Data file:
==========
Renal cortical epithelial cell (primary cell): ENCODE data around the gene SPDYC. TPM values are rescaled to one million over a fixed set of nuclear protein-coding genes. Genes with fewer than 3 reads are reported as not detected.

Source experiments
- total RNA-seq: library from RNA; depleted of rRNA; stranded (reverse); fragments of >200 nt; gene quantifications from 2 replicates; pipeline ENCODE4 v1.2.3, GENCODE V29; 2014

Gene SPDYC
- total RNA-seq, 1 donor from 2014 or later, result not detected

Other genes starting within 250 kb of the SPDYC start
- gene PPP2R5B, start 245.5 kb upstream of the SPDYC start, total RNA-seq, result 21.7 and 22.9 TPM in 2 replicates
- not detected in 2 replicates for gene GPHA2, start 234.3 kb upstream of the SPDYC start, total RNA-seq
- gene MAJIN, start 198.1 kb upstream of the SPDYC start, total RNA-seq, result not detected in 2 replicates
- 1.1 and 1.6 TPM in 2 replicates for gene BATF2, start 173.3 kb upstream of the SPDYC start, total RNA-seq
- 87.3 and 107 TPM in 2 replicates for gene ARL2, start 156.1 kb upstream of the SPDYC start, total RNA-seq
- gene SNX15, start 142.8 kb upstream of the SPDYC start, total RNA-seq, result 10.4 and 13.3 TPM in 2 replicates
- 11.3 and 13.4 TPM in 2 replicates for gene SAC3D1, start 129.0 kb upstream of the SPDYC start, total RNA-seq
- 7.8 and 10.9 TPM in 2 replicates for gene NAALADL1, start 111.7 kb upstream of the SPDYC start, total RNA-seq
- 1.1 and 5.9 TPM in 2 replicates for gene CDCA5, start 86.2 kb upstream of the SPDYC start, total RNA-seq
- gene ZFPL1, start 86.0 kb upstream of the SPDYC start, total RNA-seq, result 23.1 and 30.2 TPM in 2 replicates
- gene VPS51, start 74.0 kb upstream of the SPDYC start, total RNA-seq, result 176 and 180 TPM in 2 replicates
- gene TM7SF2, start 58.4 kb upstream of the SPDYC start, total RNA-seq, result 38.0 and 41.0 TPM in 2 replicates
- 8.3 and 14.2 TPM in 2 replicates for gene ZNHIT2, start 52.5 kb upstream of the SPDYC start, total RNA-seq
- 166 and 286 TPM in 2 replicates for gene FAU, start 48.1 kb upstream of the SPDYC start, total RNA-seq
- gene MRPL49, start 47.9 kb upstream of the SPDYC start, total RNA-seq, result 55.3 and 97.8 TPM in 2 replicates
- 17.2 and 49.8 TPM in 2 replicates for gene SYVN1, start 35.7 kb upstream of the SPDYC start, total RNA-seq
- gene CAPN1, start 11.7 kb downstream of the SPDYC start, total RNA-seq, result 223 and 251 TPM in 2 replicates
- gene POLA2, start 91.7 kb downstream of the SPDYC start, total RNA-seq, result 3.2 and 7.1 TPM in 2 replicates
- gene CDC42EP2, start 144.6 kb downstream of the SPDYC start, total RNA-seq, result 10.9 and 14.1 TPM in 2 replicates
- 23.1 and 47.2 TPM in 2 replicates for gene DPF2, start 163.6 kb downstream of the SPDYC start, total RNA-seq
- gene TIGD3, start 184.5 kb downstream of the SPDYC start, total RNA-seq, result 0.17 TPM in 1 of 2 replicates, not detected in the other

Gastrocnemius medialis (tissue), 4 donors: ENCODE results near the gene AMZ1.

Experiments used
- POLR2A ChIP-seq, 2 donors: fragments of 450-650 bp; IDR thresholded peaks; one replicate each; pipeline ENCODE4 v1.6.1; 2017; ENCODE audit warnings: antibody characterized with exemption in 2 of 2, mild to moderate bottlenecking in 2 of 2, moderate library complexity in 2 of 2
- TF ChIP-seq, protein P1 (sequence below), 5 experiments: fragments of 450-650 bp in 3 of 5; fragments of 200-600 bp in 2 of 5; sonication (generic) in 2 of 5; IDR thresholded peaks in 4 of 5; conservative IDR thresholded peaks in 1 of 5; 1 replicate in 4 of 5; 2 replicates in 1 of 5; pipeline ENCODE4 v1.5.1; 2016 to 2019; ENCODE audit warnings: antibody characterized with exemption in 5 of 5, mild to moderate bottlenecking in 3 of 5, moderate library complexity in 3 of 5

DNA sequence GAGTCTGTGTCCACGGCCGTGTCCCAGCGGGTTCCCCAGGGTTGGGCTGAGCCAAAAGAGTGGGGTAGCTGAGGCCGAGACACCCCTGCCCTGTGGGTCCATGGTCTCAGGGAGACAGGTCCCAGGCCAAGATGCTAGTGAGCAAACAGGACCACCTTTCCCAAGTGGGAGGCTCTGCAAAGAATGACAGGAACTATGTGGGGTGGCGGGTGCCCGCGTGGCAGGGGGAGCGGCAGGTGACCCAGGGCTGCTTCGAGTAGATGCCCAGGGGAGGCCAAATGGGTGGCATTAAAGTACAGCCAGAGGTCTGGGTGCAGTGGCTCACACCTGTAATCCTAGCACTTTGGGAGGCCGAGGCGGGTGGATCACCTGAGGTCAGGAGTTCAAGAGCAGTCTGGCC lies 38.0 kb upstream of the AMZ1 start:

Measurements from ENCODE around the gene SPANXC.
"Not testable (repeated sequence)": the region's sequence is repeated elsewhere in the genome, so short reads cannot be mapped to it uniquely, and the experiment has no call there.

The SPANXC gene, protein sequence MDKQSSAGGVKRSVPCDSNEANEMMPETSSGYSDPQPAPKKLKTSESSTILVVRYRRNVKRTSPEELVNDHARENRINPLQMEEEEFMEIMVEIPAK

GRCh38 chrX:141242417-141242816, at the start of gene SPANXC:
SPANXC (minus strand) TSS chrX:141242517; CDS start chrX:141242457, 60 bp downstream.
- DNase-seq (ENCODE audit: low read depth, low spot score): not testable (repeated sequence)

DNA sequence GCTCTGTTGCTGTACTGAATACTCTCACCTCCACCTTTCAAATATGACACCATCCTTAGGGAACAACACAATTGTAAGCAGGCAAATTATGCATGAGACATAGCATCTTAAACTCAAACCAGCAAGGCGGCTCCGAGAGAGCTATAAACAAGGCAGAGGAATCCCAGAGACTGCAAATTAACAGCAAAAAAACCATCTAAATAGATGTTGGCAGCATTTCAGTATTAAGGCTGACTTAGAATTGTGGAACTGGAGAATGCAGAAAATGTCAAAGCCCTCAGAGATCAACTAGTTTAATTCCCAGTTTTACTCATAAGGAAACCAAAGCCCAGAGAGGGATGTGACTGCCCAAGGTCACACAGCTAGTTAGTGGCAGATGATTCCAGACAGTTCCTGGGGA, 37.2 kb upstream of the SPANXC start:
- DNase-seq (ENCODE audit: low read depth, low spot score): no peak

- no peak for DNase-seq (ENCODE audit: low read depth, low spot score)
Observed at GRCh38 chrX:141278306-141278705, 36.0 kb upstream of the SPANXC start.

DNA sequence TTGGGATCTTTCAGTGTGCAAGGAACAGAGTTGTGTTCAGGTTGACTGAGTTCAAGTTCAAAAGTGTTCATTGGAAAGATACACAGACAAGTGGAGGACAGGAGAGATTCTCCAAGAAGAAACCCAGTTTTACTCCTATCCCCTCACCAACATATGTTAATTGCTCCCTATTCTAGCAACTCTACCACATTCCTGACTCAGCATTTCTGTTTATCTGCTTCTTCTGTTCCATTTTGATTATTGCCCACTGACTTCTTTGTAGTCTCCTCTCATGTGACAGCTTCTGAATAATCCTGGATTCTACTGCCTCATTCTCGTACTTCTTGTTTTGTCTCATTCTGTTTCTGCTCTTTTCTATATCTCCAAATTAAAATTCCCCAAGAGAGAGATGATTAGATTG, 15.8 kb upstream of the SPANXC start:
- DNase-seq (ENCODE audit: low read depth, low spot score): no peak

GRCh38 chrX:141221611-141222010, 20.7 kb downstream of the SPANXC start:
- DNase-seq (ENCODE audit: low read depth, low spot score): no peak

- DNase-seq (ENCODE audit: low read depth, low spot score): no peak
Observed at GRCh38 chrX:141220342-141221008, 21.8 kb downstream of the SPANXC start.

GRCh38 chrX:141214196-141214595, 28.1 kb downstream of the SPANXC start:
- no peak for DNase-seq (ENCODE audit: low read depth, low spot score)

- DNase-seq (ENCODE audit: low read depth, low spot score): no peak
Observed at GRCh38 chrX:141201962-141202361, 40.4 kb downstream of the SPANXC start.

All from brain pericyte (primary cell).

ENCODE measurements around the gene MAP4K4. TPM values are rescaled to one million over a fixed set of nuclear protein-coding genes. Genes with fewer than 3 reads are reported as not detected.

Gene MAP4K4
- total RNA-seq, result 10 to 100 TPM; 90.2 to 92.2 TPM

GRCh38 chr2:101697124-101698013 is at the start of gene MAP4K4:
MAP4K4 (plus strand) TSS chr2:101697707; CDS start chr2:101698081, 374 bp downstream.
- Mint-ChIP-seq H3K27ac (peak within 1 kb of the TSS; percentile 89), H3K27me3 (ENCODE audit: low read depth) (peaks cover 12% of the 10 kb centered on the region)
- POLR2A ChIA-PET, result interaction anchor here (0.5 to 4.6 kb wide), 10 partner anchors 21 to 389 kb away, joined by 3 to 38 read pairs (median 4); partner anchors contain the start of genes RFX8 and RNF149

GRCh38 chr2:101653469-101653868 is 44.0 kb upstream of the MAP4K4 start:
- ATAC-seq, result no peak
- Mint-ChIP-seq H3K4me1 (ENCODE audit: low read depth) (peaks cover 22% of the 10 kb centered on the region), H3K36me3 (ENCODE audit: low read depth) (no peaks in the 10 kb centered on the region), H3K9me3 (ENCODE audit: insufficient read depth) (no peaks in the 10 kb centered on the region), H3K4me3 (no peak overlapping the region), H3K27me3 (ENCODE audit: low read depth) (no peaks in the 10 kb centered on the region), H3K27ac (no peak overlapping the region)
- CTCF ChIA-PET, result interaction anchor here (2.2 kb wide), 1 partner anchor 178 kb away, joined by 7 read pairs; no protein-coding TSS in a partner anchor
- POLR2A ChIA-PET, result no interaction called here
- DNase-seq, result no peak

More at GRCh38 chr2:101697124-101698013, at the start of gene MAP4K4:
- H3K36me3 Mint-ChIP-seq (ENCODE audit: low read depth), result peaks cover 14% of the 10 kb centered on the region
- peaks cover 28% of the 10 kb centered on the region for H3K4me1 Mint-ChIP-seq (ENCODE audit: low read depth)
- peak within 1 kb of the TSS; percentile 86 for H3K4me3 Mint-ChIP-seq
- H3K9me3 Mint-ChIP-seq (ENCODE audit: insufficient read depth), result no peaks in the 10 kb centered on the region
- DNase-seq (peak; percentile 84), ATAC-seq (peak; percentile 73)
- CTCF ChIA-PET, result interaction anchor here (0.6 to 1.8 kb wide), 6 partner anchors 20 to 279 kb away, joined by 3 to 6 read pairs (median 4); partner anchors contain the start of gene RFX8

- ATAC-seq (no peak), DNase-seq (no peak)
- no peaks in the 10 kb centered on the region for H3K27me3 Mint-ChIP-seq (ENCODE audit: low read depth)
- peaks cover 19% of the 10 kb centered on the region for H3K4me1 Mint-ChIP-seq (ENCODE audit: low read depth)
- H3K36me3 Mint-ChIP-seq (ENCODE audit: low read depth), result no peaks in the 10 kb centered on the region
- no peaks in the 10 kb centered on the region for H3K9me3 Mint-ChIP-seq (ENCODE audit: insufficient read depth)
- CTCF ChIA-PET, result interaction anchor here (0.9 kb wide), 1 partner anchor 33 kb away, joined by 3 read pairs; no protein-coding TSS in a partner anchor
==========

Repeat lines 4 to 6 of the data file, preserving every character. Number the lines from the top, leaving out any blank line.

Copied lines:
Gene SPDYC
- total RNA-seq, 1 donor from 2014 or later, result not detected

Other genes starting within 250 kb of the SPDYC start